2017 marks 200 years since James Parkinson, an English apothecary, surgeon, geologist and sometime political activist, published a paper that defined his legacy. An Essay on the Shaking Palsy described a syndrome that caused wide-ranging problems that affected how people move, feel, speak, think and even look. This constellation of symptoms was probably as old as the human race, but Parkinson was the first to scientifically characterize it. Today we know it as his disease.

It’s estimated that five million people worldwide are currently living with Parkinson's disease, or PD, which we now know kills the neurons that produce dopamine (a critical chemical in brain function) among other changes in the brain. Most people get it around age 60, though it is also seen in people as young as their 20s. The disease is progressive, meaning that it gets inexorably worse over time, and many live with it for decades. Estimated prevalence numbers are likely on the low side because PD is frequently misdiagnosed and can lead to isolation and social withdrawal.

It’s interesting to imagine what Dr. Parkinson would think about what two centuries of scientific exploration have done to bring us closer to a cure for PD.  

On one hand, he’d be amazed by the research breakthrough that led to the 1967 discovery of levodopa, which 50 years later remains the “gold standard” Parkinson's treatment. On the other, he’d likely be surprised to learn that doctors continue to diagnose PD much in the same way he did in his day: there is no objective test or biomarker to predict, prevent or diagnose Parkinson’s, nor to conclusively track its progression over time. Make no mistake—we’ve made tremendous progress toward our goal, but we are realistic about the work that remains ahead of us.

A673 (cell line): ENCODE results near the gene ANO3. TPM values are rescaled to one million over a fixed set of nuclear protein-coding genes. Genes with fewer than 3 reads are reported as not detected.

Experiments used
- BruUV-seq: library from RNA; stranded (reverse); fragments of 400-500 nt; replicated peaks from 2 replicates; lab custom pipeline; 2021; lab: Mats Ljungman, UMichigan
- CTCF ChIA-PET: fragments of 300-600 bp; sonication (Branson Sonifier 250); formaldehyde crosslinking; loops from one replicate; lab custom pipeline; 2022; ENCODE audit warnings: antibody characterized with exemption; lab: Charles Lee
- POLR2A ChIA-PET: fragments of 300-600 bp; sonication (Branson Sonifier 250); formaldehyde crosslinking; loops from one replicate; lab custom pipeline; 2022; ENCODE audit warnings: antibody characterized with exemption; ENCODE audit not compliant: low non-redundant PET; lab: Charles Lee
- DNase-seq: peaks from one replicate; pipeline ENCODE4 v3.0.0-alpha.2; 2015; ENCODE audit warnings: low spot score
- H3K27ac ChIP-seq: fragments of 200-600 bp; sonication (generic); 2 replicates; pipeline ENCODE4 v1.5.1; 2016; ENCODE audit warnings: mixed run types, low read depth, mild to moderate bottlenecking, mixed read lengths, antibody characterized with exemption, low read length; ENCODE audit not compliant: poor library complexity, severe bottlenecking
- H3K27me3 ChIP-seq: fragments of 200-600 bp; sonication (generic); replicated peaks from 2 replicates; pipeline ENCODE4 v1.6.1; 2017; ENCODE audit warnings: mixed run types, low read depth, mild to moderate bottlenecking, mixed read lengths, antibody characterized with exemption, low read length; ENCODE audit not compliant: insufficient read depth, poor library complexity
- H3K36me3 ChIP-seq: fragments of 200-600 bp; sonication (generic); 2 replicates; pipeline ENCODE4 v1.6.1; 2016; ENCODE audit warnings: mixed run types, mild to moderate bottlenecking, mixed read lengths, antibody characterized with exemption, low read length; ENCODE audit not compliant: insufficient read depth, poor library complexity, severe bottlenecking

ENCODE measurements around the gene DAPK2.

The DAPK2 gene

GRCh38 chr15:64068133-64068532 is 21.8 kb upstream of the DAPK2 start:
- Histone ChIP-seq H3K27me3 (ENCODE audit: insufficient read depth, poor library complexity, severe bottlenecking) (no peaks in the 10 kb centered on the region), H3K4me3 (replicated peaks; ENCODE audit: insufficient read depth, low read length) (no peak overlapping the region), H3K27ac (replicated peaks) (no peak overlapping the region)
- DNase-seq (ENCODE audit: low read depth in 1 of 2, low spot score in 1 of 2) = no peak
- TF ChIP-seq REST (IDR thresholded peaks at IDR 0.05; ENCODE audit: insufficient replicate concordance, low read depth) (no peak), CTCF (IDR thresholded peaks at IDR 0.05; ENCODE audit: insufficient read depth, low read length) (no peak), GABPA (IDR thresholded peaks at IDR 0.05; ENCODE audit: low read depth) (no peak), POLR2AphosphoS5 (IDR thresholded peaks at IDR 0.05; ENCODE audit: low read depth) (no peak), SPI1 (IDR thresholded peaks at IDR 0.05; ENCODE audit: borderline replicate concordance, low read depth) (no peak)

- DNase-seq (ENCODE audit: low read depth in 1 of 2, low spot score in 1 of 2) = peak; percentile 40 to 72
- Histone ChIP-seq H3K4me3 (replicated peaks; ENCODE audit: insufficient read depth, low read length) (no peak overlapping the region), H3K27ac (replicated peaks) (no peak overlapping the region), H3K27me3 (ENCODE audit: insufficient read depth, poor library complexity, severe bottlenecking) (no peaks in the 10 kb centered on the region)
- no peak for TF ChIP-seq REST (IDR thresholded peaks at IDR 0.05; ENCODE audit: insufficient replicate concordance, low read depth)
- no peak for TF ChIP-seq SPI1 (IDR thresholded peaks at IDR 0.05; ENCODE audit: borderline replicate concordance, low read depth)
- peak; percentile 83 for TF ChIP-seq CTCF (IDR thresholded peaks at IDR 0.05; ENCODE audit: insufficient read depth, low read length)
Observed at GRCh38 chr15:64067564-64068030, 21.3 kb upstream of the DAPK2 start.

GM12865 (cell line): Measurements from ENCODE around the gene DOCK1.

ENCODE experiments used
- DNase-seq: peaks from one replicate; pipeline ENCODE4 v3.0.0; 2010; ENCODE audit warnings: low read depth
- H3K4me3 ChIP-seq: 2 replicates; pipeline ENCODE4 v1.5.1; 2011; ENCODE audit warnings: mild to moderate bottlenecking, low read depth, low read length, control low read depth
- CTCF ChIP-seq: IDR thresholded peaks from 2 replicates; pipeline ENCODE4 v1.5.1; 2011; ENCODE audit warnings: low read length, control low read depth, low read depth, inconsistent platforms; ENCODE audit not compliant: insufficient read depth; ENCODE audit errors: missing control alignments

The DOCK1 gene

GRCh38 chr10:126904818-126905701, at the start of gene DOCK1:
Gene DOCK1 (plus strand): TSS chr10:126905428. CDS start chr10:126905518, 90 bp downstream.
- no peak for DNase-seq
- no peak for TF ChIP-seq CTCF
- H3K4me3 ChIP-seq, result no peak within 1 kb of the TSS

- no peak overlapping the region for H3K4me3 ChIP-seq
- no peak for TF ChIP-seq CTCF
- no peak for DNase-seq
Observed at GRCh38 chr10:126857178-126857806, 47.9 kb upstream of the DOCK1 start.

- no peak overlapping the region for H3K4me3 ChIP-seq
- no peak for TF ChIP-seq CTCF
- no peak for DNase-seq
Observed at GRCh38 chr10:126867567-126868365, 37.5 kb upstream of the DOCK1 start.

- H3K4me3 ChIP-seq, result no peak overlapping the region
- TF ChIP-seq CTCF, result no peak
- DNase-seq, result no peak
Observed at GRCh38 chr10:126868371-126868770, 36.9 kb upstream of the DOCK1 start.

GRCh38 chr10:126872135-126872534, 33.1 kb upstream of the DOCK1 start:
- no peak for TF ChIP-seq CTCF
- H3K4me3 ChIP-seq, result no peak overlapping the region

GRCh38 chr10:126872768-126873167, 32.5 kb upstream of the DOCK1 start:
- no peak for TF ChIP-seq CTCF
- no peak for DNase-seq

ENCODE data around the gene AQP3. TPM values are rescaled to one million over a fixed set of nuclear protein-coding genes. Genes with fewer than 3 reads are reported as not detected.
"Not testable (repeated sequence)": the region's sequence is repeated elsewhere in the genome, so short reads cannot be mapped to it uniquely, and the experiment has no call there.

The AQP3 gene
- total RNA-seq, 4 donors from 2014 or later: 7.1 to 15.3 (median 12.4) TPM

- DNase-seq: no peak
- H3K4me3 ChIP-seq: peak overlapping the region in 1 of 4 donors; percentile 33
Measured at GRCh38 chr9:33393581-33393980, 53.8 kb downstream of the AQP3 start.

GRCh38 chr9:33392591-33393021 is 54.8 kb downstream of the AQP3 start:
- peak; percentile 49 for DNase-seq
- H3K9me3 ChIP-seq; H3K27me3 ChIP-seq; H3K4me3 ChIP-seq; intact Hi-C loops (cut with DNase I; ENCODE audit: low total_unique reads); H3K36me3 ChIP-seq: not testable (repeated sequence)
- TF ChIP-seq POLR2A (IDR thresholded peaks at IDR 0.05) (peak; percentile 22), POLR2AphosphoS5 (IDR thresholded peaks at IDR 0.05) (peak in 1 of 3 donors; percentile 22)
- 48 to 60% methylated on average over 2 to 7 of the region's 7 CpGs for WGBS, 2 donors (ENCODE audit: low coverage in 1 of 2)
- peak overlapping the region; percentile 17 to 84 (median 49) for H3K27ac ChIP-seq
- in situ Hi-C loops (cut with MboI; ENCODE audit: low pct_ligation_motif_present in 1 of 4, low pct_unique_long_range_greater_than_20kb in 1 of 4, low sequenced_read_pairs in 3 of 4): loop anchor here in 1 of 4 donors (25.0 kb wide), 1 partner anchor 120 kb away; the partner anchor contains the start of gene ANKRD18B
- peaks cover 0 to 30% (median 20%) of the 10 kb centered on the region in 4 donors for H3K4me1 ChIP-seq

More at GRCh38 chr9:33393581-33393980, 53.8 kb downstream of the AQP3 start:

As we mark Parkinson’s Awareness month, 200 years after James Parkinson started the clock on scientific inquiry into PD, I want every Parkinson’s family to know they play an extremely vital role in speeding development of promising treatments. They are the real experts on the disease, with strong points of view on what works and what doesn’t, as well as what needs are still unmet.

A number of converging factors have created an unprecedented new era of patient engagement that promises to launch all of our past efforts into hyper-drive (where’s that flux capacitor when you need one?). Inspired to action by vocal advocates such as Muhammad Ali and Michael J. Fox, who started the research foundation I currently helm, this community has joined forces so that all key players—industry, government, researchers and non-profit groups—are now at the table alongside patients who are actively engaged in their own health and helping to find a cure.

As the leader of a foundation dedicated to accelerating research breakthroughs and a cure for Parkinson’s disease, I can say with confidence that the PD field has made greater progress over the past two decades than in the two centuries that came before. To name just a few heartening examples: